Volume 35, Issue. 1, February, 2019

Baroreflex Control of Heart Rate in Mice Overexpressing Human SOD1: Functional Changes in Central and Vagal Efferent Components

Jin Chen1 • He Gu1 • Robert D. Wurster2 • Zixi Cheng1,*

1Division of Neuroscience and Division of Metabolic and Cardiovascular Sciences, Burnett School of Biomedical Sciences, College of Medicine, University of Central Florida, Orlando, FL 32816, USA
2Department of Cellular and Molecular Physiology, Stritch School of Medicine, Loyola University, Maywood, IL 60153, USA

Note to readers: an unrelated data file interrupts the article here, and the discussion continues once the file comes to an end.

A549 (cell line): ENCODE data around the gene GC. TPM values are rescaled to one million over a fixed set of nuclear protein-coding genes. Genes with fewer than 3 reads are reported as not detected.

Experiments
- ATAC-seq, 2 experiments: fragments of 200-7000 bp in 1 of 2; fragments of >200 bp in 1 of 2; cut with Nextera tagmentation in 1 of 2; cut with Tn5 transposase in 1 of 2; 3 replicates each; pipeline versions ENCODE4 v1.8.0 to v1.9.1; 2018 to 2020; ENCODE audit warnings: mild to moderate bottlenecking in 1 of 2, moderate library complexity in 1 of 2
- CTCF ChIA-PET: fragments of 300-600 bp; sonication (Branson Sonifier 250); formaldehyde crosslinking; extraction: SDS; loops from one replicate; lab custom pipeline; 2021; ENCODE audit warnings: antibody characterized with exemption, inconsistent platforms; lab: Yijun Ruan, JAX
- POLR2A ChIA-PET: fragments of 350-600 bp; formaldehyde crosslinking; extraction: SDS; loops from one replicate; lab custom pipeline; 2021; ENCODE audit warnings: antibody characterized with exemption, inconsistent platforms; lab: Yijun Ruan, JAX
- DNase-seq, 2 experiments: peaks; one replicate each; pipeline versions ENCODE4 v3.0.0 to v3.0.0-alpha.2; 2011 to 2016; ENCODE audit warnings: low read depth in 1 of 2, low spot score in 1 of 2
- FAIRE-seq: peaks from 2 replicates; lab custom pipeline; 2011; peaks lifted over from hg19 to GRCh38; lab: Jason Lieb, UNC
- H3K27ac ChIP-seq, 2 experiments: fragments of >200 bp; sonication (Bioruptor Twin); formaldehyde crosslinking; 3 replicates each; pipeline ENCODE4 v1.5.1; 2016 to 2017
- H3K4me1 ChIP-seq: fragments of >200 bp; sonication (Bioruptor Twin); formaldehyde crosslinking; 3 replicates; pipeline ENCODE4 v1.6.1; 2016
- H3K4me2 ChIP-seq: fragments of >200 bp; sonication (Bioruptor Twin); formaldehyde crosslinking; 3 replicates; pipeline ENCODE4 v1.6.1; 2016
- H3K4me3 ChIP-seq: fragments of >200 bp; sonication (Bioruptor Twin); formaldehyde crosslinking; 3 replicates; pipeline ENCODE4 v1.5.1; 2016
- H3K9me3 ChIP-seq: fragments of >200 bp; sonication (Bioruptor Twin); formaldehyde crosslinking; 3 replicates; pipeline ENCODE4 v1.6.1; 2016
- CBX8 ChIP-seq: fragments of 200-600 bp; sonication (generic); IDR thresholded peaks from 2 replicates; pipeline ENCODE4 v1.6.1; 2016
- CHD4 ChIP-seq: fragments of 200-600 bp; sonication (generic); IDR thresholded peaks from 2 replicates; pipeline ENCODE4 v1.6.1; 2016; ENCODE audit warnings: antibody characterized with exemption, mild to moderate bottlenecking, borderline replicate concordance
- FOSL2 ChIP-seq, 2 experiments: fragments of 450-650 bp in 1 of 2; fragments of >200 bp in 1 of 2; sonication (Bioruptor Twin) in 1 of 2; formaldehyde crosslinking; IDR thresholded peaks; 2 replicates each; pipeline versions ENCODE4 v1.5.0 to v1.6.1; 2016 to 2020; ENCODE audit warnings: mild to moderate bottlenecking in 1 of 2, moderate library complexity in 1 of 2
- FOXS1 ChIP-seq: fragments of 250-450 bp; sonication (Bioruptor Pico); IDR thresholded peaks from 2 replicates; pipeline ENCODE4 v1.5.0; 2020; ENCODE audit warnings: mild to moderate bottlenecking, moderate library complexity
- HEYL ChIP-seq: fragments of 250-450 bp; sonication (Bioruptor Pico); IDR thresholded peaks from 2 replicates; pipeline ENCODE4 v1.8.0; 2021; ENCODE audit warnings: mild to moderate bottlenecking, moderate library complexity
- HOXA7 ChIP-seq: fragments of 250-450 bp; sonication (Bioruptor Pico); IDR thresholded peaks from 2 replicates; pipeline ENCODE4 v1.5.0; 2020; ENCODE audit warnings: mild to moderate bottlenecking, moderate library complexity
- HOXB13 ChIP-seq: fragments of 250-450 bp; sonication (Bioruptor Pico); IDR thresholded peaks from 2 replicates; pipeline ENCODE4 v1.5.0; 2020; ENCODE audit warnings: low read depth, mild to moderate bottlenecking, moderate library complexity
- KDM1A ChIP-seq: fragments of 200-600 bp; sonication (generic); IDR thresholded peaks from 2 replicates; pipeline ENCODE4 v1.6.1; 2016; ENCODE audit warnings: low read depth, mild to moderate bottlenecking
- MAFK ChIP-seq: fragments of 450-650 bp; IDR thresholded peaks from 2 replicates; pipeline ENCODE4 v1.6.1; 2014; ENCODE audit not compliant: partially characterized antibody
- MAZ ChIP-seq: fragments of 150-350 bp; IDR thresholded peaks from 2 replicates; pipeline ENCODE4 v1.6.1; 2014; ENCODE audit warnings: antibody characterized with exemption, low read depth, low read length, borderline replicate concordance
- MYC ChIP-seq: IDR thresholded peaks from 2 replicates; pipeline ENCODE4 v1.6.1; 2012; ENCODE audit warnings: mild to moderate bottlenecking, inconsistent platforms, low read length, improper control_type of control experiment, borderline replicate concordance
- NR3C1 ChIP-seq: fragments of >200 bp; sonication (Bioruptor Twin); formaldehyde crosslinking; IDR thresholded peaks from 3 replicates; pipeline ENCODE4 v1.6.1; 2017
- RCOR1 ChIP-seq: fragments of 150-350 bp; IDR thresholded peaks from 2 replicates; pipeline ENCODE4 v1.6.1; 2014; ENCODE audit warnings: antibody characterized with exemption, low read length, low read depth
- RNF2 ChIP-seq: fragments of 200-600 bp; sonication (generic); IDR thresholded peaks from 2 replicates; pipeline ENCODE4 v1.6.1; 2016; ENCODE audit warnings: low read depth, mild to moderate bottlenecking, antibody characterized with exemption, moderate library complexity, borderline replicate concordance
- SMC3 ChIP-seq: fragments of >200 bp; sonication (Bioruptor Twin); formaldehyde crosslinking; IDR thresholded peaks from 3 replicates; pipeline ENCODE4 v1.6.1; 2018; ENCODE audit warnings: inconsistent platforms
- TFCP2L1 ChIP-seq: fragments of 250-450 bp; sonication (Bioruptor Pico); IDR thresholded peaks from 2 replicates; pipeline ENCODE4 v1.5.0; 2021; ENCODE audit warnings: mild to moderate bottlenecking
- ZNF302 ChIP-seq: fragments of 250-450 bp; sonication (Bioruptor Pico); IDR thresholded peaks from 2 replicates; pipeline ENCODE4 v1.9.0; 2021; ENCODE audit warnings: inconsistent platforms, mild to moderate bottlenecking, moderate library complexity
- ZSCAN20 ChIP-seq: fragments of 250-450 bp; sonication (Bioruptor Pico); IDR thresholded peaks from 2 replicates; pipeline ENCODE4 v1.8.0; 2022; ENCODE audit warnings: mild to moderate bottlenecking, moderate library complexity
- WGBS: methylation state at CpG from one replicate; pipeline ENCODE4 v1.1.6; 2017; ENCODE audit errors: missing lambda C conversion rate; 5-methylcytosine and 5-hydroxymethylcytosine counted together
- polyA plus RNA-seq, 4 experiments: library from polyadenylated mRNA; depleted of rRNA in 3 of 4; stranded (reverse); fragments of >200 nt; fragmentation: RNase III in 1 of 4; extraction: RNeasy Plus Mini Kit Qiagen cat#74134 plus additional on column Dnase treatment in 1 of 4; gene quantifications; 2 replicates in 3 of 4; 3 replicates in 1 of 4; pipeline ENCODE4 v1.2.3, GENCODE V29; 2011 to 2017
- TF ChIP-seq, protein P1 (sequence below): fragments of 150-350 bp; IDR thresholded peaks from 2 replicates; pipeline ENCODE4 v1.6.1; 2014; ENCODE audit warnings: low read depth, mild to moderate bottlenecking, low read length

Excessive reactive oxygen species (ROS) (such as the superoxide radical) are commonly associated with cardiac autonomic dysfunctions. Though superoxide dismutase 1 (SOD1) overexpression may protect against ROS damage to the autonomic nervous system, superoxide radical reduction may change normal physiological functions. Previously, we demonstrated that human SOD1 (hSOD1) overexpression does not change baroreflex bradycardia and tachycardia but rather increases aortic depressor nerve activity in response to arterial pressure changes in C57B6SJL-Tg (SOD1)2 Gur/J mice. Since the baroreflex arc includes afferent, central, and efferent components, the objective of this study was to determine whether hSOD1 overexpression alters the central and vagal efferent mediation of heart rate (HR) responses. Our data indicate that SOD1 overexpression decreased the HR responses to vagal efferent nerve stimulation but did not change the HR responses to aortic depressor nerve (ADN) stimulation. Along with the previous study, we suggest that SOD1 overexpression preserves normal baroreflex function but may differentially alter the functions of the ADN, vagal efferents, and central components. While SOD1 overexpression likely enhanced ADN function and the central mediation of bradycardia, it decreased vagal efferent control of HR.



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